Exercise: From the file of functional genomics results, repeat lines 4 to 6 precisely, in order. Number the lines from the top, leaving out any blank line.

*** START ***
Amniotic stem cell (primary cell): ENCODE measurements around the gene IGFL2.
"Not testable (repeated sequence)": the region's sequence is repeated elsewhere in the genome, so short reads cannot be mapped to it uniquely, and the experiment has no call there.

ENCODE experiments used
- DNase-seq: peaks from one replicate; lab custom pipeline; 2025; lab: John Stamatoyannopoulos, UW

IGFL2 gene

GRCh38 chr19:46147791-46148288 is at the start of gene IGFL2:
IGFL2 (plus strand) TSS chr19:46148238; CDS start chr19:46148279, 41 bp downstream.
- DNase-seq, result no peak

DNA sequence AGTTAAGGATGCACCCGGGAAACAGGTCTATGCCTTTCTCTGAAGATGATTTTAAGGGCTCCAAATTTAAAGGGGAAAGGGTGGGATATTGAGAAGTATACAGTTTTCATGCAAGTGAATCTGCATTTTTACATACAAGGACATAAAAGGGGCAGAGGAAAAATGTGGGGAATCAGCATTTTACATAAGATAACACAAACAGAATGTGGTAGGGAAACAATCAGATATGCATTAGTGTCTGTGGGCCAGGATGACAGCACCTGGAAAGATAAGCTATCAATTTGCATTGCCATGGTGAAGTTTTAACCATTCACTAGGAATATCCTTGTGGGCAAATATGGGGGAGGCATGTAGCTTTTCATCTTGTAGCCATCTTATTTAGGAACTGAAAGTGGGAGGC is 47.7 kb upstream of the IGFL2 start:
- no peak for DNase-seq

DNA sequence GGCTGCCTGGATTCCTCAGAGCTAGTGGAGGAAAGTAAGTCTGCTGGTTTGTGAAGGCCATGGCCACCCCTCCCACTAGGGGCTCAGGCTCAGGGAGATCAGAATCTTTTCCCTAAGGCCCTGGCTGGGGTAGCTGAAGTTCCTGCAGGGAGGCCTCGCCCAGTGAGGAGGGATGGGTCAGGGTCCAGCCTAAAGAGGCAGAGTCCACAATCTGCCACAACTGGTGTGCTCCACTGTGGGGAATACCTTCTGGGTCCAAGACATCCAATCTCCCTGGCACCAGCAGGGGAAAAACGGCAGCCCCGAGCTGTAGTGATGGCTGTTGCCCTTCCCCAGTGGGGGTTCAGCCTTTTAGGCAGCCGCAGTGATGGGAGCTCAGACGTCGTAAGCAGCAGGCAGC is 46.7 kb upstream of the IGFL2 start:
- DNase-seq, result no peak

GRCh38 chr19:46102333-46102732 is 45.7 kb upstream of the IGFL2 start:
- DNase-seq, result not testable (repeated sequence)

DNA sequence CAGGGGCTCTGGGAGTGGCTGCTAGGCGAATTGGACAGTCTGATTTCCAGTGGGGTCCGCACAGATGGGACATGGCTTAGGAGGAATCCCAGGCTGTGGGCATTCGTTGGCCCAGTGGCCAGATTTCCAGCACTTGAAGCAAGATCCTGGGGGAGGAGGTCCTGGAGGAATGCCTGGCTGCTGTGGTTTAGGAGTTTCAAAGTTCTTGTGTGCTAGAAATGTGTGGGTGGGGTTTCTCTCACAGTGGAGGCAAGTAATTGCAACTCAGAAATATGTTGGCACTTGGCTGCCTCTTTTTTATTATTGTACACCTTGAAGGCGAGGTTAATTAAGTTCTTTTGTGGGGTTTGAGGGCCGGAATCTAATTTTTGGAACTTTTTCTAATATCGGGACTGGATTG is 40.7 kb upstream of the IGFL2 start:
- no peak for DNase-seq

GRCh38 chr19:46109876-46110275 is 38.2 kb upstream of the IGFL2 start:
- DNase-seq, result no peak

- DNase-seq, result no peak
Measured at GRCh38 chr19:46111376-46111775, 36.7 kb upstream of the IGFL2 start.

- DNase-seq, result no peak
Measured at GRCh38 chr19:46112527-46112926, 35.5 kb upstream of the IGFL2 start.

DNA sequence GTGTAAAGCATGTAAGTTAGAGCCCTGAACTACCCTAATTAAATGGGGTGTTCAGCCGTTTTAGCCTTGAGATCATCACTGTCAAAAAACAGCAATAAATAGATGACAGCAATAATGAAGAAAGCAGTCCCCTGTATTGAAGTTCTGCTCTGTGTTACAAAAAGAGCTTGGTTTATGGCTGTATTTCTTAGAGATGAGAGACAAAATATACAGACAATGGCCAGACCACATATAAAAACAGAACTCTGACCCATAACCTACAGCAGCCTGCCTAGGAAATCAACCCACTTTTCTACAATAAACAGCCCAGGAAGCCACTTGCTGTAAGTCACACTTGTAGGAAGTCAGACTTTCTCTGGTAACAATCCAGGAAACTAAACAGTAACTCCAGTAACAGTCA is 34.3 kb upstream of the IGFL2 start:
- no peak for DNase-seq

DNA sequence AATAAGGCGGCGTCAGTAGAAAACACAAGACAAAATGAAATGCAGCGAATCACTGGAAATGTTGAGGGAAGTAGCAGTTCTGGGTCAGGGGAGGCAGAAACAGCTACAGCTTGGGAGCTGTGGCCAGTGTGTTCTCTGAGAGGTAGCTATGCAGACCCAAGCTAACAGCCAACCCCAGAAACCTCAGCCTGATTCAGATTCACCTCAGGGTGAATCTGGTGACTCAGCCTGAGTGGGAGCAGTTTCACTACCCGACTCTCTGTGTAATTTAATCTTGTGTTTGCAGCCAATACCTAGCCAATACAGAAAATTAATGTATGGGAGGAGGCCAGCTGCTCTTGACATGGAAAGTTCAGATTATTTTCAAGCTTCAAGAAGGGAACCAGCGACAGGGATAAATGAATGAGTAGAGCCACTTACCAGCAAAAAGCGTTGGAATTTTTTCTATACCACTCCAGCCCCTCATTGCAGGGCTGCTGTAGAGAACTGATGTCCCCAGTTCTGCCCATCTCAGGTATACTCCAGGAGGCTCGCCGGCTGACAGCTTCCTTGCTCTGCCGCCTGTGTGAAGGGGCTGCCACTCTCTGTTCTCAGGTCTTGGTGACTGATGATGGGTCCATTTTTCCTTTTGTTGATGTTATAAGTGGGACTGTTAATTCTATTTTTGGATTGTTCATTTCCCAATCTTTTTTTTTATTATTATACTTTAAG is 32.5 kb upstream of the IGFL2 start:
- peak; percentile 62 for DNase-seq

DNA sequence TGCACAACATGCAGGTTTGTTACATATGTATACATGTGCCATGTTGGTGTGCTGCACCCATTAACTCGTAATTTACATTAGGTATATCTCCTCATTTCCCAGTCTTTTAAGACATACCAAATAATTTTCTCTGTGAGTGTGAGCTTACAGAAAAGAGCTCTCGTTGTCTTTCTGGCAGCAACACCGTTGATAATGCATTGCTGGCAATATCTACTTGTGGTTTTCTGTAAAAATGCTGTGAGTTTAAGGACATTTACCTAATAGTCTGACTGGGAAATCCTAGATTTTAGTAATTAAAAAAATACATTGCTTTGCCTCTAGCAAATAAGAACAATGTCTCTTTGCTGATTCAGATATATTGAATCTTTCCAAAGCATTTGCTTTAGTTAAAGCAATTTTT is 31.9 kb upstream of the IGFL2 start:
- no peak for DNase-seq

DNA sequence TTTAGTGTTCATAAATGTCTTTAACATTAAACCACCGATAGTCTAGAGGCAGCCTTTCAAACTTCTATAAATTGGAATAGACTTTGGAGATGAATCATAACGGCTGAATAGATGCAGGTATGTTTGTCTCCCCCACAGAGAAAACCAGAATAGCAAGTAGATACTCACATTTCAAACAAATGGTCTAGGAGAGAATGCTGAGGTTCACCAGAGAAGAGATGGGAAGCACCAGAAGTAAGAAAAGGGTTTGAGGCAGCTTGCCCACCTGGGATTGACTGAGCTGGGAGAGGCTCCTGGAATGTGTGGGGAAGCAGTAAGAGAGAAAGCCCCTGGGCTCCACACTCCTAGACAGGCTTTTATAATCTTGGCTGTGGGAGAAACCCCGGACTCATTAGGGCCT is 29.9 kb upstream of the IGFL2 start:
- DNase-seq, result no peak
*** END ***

- DNase-seq: peaks from one replicate; lab custom pipeline; 2025; lab: John Stamatoyannopoulos, UW

IGFL2 gene

GRCh38 chr19:46147791-46148288 is at the start of gene IGFL2: